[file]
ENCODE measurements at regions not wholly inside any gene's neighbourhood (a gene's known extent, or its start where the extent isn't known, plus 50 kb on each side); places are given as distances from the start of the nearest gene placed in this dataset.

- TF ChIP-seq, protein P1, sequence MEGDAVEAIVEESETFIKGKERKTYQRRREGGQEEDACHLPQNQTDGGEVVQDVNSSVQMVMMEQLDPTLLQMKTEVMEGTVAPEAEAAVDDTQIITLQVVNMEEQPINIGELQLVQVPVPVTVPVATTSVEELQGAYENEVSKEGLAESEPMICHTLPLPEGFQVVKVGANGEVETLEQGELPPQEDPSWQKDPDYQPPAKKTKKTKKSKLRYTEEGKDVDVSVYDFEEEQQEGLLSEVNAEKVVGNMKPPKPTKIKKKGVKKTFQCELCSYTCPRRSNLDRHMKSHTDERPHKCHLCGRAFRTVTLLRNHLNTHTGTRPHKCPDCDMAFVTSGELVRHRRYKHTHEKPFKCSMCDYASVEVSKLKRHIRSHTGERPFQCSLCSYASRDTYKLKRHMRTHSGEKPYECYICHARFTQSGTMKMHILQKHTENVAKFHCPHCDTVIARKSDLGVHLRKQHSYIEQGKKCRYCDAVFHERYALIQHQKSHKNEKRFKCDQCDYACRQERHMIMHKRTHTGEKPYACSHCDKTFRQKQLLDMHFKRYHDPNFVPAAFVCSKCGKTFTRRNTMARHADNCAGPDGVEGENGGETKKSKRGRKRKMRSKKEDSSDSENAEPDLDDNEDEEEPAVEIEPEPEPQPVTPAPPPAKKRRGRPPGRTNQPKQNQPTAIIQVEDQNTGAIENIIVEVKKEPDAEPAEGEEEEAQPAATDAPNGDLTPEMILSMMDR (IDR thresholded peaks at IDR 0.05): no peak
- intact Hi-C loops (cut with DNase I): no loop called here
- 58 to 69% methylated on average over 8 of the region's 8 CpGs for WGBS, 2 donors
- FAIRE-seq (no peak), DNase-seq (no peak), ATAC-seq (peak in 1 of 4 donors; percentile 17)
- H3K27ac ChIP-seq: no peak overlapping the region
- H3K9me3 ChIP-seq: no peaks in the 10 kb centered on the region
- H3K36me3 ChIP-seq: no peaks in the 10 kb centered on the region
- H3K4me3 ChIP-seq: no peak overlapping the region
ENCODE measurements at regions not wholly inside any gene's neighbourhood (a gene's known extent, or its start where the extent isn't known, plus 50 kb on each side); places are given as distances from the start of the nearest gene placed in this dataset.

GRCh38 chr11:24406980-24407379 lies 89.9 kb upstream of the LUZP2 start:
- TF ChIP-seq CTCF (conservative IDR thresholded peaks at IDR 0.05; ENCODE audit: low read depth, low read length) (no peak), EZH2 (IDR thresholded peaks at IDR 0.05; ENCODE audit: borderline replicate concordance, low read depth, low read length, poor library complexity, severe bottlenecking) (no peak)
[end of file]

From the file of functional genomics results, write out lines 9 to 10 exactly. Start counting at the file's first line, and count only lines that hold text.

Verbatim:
- H3K4me3 ChIP-seq: no peak overlapping the region
ENCODE measurements at regions not wholly inside any gene's neighbourhood (a gene's known extent, or its start where the extent isn't known, plus 50 kb on each side); places are given as distances from the start of the nearest gene placed in this dataset.